From that point on, particularly in discussing the situation in the West Bank and Gaza, Carter cited just enough information to convey the impression he was trying to be reasonable and seek peace, but left out important details. Eventually, the evening degenerated into outright lying where he blamed the failure of the Israeli-Palestinian peace process on Israel, on AIPAC, “the Jewish lobby,” and on certain American Jews who were out to “colonize Palestinian land.” He then claimed there was a “silent majority” of Jews in America who were afraid to speak out against Israel’s policies regarding the Palestinians. In reality, the majority of American support for Israel comes from evangelical Christians of which Carter himself is one, and American Jewish support for Israel is as strong as ever.
Carter cited statistics that “A poll by the Harry S Truman Center for International Studies at Hebrew University showed an 81% approval of citizens of Palestine and 63% among Israelis” for the exchange of “land for peace.” Carter then spoke in favor of an “early exchange” of three Israeli soldiers held hostage by Hamas and Hezbollah for part of the 9,800 Palestinian prisoners in Israeli jails. But again, he left out key details. Similar polls also show that Palestinians say 5 million Arabs should be allowed to move into Israel’s “secure borders” to reclaim the land their ancestors allegedly lost in 1948 and that suicide bombings and terrorism against Israelis are an acceptable way to achieve this. The prisoners held in Israeli jails sought for exchange are suicide bombers and terrorists who attacked and murdered Israelis. The Palestinians don’t want petty criminals back, just armed terrorists. The last two such releases resulted in the parolees murdering another 35 Israelis after their release. As for the three Israeli hostages, nobody knows if they are even alive since Hamas and Hezbollah consistently refuse to let the Red Cross see them per international law.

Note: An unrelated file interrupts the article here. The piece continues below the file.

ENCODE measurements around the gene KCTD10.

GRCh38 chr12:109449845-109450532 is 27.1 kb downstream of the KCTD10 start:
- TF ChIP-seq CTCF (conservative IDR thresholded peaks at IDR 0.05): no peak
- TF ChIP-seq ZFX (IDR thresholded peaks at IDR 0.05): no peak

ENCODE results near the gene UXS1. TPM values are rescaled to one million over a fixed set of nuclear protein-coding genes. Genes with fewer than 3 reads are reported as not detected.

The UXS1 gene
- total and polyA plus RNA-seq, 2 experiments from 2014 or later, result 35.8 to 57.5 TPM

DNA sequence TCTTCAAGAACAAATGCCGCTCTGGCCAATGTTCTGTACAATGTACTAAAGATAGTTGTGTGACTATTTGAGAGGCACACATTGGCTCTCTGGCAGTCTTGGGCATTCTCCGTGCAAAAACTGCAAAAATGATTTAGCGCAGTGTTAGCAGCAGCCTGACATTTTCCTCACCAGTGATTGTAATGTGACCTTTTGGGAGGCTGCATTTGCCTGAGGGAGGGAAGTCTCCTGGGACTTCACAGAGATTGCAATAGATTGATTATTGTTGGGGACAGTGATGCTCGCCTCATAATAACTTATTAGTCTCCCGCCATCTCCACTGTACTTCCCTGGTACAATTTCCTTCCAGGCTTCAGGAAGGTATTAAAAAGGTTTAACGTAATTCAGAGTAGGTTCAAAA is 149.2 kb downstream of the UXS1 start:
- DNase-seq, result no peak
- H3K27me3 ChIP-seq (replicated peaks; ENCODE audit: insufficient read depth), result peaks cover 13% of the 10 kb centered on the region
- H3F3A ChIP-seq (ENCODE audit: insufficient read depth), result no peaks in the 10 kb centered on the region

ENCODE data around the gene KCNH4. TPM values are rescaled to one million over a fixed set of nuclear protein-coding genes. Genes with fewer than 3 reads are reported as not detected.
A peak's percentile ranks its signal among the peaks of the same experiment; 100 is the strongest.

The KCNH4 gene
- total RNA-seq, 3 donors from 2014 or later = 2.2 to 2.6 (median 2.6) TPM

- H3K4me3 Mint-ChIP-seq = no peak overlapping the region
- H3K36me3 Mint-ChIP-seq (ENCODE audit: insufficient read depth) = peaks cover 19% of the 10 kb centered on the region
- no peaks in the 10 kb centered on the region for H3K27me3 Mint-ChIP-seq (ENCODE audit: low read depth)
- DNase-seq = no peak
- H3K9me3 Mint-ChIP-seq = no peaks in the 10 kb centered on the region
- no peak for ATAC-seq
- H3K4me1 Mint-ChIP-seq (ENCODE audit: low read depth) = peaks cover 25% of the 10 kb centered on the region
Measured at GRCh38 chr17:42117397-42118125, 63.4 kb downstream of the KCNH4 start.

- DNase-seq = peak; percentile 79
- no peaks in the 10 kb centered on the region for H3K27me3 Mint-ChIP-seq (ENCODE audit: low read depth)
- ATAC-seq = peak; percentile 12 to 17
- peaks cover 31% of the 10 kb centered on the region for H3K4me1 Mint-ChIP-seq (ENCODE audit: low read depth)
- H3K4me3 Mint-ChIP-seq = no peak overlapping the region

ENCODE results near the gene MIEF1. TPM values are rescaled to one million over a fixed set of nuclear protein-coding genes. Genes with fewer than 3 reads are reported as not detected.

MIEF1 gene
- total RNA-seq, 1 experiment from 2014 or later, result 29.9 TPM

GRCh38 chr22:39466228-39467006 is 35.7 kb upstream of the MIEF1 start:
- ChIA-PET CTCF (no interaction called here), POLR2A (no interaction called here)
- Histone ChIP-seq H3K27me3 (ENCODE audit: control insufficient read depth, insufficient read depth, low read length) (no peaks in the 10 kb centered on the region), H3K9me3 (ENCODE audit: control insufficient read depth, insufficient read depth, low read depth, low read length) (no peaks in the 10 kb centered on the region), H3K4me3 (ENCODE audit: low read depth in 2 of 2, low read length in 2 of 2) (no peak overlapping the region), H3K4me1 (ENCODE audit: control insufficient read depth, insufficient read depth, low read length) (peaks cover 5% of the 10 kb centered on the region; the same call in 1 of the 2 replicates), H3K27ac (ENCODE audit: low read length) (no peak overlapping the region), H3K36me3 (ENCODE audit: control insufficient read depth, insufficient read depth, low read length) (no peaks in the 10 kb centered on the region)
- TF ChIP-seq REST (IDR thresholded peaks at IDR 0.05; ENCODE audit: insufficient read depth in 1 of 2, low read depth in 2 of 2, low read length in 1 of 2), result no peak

Citing columnist Robert Novak, Carter stated that “The PLO’s 1993 acceptance of Israel’s right to exist is crystal clear” and touted the Saudi peace initiative as having been accepted by all Arab governments. In fact, the PLO never amended their charter to accept Israel’s existence, something Arafat even boasted about at Durban, South Africa.
Carter continued that no Palestinian government, including a new unity government with Hamas and Fatah, has the right to revoke past peace agreements and suggested that Palestinians felt the same way. Yet that is what exactly happened just weeks ago at the Mecca Summit in Saudi Arabia (hosted by Carter’s previous and current financial benefactors of his foundation) where even the US-supported government of Machmoud Abbas’s Fatah, in unity with Hamas, reneged on even continuing lip service on Israel’s right to exist.